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Epsom salts are commonly found in bathrooms and garden sheds. Despite being called ‘salts’, they aren’t really salt. They are named Epsom as that is the place in the UK where they are said to have been first discovered, and they are called ‘salt’ because of the structural makeup.
Epsom salts have long been used in hot baths to help while away aches and pains and have been spread around gardens to help provide a little extra magnesium for plants.
Read on as we investigate if and how Epsom salts can benefit you and your plants.
Where to Find Epsom Salt
Since these salts are used for personal therapeutic use and gardens, you can find them in both pharmacies and garden centers. So long as they are pure Epsom Salts and have not been infused with essential oils or other additives for the garden, they are both the same and you can use them interchangeably.
They are usually inexpensive and come in a large box or bag.
Epsom Salts for You
In general, Epsom salts are thought to be harmless when used topically, though allergic reactions can come out of nowhere for people, so proceed with caution if using Epsom salts for the first time.
With that, many people claim to reap therapeutic benefits from bathing and soaking in water rich in Epsom salts.
Epsom Salt is magnesium sulfate, and it is the magnesium that people believe to be beneficial. When Epsom salt is poured into water it dissolves and releases magnesium and sulfate ions.
Epson Salts in the Bath
The belief is that when one bathes in this water, the body can absorb these particles and gain health benefits from them.
Though this has been a practice for centuries, and people still swear by it, there is little scientific evidence to back the idea that our skin can absorb the magnesium released by these salts.
That said, it is still believed that soaking a bath with Epsom salts can help relieve tired muscles and cramps, and reduce swelling and soreness.
For an Epson salt soak, pour up to two cups into your warm bathwater and allow it to dissolve before getting in.
Epson Salts as an Exfoliant
Epson salts can be added to your regular facial cleanser as an exfoliant. As with any exfoliant, go gently and do not over-rub or cause redness or irritation.
People also massage it into their hair to add volume and stimulate the scalp.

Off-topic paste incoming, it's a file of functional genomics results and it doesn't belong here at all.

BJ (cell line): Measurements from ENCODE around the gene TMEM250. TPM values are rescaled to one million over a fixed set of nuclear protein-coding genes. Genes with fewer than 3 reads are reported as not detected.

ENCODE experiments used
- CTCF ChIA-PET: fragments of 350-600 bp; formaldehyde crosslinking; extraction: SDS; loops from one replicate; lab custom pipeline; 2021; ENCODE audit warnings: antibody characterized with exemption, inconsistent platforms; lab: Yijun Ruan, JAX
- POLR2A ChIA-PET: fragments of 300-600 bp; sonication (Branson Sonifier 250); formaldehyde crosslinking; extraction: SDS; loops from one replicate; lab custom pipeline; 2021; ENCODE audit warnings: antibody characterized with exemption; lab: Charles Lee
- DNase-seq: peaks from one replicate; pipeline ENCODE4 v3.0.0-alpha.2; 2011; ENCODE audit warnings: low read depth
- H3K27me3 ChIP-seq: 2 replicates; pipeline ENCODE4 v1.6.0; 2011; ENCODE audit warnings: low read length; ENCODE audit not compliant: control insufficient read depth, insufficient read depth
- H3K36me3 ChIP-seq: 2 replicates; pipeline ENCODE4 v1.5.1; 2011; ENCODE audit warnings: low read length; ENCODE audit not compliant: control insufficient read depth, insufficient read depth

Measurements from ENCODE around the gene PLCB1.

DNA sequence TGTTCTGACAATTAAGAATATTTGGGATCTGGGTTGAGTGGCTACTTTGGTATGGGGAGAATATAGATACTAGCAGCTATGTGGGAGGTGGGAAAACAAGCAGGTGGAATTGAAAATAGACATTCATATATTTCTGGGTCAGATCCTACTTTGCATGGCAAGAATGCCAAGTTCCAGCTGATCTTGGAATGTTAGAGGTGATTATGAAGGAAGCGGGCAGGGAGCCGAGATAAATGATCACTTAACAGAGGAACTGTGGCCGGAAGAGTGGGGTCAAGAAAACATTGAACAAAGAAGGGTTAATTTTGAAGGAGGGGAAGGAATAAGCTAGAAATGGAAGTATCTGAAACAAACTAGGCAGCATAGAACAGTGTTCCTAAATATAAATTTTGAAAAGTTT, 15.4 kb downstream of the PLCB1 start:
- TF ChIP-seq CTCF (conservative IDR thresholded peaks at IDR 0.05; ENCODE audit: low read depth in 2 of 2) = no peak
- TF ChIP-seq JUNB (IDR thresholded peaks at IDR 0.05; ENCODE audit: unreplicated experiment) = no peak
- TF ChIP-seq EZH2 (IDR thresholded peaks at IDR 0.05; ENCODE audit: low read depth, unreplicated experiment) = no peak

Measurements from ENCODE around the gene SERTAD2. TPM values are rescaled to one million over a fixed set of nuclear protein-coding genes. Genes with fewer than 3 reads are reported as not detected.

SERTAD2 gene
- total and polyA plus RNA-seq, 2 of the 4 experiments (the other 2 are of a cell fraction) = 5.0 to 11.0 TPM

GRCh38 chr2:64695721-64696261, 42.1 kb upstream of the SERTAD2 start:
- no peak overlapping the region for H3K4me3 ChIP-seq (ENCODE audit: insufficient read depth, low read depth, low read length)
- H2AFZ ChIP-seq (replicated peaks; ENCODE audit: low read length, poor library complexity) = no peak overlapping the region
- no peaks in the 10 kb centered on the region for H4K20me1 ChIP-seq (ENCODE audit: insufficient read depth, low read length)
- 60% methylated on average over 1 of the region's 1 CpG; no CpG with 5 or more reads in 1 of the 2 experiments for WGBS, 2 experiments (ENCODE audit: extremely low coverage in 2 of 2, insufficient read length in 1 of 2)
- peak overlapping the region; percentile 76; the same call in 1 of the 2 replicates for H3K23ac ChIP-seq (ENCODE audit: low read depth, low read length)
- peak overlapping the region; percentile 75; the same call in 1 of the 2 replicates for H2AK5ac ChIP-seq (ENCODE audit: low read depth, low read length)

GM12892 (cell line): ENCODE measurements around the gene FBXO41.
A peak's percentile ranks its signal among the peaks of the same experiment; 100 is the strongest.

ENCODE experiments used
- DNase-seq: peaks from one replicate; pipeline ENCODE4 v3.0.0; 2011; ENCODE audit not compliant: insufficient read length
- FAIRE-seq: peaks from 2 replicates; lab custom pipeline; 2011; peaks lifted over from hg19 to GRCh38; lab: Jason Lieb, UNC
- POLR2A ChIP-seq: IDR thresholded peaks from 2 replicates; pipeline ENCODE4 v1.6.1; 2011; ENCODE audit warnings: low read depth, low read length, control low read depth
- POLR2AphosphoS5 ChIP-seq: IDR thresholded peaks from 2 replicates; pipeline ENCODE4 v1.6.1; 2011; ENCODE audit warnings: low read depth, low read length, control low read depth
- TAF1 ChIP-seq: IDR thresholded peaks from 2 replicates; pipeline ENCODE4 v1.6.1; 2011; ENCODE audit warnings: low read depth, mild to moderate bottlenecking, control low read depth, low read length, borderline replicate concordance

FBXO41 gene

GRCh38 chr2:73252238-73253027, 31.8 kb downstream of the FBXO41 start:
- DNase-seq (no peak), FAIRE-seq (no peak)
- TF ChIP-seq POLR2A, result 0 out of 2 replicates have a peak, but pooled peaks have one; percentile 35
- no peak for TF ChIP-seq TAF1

This is for informational purposes only and should not be taken as medical advice. Check with a medical professional before using Epsom salts medicinally, especially if pregnant. Do not ingest Epsom salt without doing thorough research and checking with a medical doctor first.
Epsom Salts for Your Plants
Source: Mike Kincaid/YouTube
Plants need magnesium and sulfur, and adding Epsom salts to the soil is a good way to ensure that your plants are getting enough.
Magnesium is a secondary nutrient for plants. However, it helps roots to absorb the macronutrients potassium, nitrogen, and phosphorous.
However, as we have already figured out, Epsom salts are extremely water soluble, so there is a good chance that the minerals will have leached away long before your plant roots have had a chance to get a sip.
On the positive side, it helps plants to produce chlorophyll which keeps leaves green and lush.
However, it is worth noting that an overabundance of magnesium in the soil can hinder the plant’s ability to absorb calcium, another essential mineral. But, since it is so water soluble, there is little danger of a damaging buildup occurring.
Plants such as tomatoes seem especially grateful for a little extra dose of magnesium in their soil.
The salts can be added to the soil at planting time, or around the base of the plant one or two times a month. For small plants, one or two tablespoons should suffice. You may also mist your plants with a foliar spray made up of two tablespoons of Epsom salt per gallon of water.
You should also check the Epsom salt packaging for detailed dosage recommendations.
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